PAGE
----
When you buy gold bullion it can be considered a hard currency. For most investors gold is a commodity but there have been instances within economics that point out the behaviors of currency and not commodity.
How can this be? The reasons are simple and complex at the same time. Sugar is a commodity but if the financial market or economy of a country collapses the price behaves like a commodity. On the other hand if there is financial problems within a national economy the price of gold behaves like a currency.
The reason is that gold can act like a currency is because gold is often held in reserve as collateral for currency. A five pound note has no value if the Government of the United Kingdom has no gold to back up the worth of the note.
Currency, however is not necessarily money. Currency refers to a physical object that can be used to acquire something. For most people that may be money, bank deposits, or an object that can be bartered with.
Gold Bullion As An Investment:
Why buy gold bullion as an investment? The answer is fairly simple. Gold is recognized the world over and as such holds value that currency does not. Consider the problems that plague currency.
Inflation is a problem that affects the value of currency. National Debt is a problem that affects the value of currency. Investment market collapse or devaluation is a problem that affect currency.
War is a problem that affects currency. Social unrest such as high unemployment is a problem that affects currency. All of these issues can affect the value of currency. Gold which is both a commodity and a form of currency has an insulating factor from all of the issues that affect currency. That factor is that gold is recognized around the world but is not tied to the value of currency.
Imagine this: The housing market in America in it’s prime was producing huge amounts of equity almost on a daily basis. A house that cost $200,000 American dollars in 2004 would shoot up in value to $280,000 in six months. That house represented a gain of $80,000 in just six months.
Houses were great investment and people were buying them as fast as they could. Everyday people were suddenly faced with these huge amounts of equity that they could borrow from and spend like cash, and most of these people spent money like it was going to be there forever.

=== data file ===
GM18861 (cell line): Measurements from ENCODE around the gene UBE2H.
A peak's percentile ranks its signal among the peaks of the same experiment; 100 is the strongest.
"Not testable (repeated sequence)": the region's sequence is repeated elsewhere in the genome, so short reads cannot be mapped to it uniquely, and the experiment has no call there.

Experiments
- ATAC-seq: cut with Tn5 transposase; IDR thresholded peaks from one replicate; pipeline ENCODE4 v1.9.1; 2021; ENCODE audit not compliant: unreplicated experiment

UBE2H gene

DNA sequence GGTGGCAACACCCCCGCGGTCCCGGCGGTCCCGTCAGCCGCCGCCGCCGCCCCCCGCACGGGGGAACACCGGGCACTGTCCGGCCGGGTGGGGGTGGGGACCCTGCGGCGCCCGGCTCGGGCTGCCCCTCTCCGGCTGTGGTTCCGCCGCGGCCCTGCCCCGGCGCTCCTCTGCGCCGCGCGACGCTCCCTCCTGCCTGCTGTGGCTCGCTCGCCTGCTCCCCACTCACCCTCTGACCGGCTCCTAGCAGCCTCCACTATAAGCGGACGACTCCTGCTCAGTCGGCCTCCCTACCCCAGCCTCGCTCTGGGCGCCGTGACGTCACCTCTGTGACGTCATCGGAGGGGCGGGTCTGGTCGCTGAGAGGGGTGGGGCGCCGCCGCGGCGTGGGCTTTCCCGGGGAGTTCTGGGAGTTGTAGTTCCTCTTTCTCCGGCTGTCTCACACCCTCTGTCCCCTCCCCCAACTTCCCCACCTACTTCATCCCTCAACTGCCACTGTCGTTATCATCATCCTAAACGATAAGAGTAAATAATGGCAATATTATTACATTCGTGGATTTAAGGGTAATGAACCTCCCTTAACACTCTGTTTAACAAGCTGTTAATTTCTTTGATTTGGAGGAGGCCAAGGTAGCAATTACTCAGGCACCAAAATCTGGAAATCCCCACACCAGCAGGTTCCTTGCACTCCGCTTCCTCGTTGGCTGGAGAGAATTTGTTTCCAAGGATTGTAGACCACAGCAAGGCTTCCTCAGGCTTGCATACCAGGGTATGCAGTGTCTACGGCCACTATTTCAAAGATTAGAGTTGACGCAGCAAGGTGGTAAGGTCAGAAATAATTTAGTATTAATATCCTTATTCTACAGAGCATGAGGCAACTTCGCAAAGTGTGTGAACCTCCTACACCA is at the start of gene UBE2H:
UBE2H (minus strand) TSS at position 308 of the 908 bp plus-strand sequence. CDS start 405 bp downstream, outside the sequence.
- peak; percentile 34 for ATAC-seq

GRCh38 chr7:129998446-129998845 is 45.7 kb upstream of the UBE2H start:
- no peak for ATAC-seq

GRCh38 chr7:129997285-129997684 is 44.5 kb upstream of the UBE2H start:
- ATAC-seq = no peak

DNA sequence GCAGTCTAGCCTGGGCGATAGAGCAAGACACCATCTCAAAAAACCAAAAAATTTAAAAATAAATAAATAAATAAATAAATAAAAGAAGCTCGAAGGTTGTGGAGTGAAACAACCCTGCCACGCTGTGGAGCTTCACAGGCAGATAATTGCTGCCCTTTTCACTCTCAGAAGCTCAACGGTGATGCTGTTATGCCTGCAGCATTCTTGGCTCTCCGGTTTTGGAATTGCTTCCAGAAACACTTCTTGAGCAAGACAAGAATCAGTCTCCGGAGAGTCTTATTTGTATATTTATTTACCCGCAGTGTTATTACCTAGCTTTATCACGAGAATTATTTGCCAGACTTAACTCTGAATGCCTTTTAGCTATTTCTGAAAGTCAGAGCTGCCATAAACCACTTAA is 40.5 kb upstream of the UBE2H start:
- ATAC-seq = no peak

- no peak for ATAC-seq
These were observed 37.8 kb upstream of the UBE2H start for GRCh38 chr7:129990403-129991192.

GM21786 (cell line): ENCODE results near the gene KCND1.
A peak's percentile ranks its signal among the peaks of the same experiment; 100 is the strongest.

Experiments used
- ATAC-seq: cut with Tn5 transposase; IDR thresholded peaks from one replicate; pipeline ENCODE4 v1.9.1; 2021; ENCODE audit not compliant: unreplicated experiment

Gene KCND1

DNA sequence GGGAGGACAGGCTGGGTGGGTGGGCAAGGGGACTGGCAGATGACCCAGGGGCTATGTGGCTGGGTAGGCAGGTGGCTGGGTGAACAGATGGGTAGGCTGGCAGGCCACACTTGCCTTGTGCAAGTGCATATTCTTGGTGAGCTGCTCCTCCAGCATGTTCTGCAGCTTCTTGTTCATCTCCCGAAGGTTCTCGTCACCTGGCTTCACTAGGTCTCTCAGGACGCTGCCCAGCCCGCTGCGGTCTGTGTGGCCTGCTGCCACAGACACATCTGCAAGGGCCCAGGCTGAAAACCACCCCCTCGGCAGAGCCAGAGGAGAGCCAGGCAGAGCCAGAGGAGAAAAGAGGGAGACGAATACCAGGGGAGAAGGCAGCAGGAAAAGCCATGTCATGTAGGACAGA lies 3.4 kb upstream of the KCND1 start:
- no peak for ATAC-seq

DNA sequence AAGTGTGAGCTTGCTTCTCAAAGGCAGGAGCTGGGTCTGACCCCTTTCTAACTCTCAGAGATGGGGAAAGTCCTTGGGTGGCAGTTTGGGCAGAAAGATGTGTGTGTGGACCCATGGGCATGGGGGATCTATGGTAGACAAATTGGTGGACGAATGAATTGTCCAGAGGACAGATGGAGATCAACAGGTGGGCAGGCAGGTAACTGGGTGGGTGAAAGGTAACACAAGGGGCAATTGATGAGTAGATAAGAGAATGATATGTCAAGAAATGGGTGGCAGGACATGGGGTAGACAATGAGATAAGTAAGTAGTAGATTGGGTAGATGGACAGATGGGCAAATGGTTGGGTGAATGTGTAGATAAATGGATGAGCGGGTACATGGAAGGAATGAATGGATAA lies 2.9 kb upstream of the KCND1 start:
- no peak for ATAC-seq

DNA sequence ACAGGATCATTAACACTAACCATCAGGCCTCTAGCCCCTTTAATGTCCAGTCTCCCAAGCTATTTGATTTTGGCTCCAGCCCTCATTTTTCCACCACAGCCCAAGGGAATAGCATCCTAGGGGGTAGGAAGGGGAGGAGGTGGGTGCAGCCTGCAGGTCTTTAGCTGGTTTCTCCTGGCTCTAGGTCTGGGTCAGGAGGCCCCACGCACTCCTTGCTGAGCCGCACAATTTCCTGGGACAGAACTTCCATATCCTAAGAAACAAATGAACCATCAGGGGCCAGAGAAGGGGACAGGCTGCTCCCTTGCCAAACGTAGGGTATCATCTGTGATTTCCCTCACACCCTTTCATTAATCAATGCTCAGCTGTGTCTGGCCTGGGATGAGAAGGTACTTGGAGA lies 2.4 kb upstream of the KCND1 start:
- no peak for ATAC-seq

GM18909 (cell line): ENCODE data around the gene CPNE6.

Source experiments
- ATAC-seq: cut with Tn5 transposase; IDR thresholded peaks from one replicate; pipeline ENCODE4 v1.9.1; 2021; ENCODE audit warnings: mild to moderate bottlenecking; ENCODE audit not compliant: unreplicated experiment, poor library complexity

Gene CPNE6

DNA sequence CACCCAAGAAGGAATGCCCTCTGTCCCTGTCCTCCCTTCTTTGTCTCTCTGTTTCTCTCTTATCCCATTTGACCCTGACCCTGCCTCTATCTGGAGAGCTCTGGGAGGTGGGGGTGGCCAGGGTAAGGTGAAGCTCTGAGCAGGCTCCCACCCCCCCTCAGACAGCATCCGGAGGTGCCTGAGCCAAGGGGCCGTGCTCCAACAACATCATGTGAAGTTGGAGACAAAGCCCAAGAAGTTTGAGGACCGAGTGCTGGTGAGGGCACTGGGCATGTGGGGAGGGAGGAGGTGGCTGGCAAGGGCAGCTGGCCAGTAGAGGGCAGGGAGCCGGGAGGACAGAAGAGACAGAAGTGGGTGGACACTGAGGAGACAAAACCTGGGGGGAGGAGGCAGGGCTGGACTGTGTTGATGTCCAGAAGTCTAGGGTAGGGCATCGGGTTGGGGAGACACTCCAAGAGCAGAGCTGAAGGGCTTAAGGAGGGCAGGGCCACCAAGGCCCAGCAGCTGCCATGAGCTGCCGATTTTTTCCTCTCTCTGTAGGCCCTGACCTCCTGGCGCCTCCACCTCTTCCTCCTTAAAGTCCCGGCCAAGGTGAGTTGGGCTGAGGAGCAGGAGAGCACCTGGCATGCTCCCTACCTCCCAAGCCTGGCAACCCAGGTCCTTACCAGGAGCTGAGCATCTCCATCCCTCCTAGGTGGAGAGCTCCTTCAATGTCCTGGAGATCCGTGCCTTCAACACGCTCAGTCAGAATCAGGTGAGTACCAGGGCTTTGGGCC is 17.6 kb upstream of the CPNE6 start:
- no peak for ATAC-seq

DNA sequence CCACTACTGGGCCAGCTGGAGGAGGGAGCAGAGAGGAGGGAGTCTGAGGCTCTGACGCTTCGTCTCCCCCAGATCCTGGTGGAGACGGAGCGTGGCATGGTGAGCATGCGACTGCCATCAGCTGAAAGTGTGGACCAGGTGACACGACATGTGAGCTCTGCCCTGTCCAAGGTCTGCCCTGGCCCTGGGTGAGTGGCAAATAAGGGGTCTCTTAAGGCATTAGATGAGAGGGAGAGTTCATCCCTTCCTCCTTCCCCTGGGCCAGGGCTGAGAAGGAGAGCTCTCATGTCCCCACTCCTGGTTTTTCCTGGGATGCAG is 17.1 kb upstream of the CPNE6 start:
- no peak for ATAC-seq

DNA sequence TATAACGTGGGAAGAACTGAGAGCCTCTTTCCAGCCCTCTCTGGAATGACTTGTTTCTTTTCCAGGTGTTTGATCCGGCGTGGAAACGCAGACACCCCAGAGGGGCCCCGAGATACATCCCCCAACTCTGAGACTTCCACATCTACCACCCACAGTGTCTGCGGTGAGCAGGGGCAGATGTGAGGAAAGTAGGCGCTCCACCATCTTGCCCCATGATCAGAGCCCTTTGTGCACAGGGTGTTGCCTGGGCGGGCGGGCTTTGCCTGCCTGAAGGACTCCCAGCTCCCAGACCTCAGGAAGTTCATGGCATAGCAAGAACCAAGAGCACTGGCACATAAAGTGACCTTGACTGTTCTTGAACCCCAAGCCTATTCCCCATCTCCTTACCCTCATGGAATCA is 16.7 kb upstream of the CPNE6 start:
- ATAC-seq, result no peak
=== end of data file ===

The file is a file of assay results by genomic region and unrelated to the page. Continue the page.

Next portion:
The problem was that the money they spent disappeared when the housing market crashed. These people were left holding huge amounts of debt that in most cases would never be recoverable. That house that cost $200,000 US dollars was now worth $120,000, but the people owed $280,000.
Imagine this: Say those people who had $80,000 of equity to spend invested in gold instead of buying luxury vacations and fancy cars. In 2004 the London Fix (January) gold price had a high value of about $425 US dollars per ounce of gold.
Which means that for $80,000 US Dollars an investor could have bought about 188 ounces of gold. In 2011 The London Fix (January) shows a high gold price of $1390 US dollars per ounce.
The difference between 2004 and 2011 gold price is $965 US Dollars per ounce. This is profit. So the $80,000 invested in gold in 2004 would have netted the home owner $181,420 dollars in profit.
Even if the price of gold had not gone up, the investor would still have gold that is worth $80,000. The house would still be worth $120,000. This is an example of why gold is good as an investment.
The price of gold is tied to the world market and not to a single market. The value of currency is mostly tied to the economy of a single nation. This makes gold a more stable investment. As with all investment there is risk. Understand the risk of investing by doing the proper research.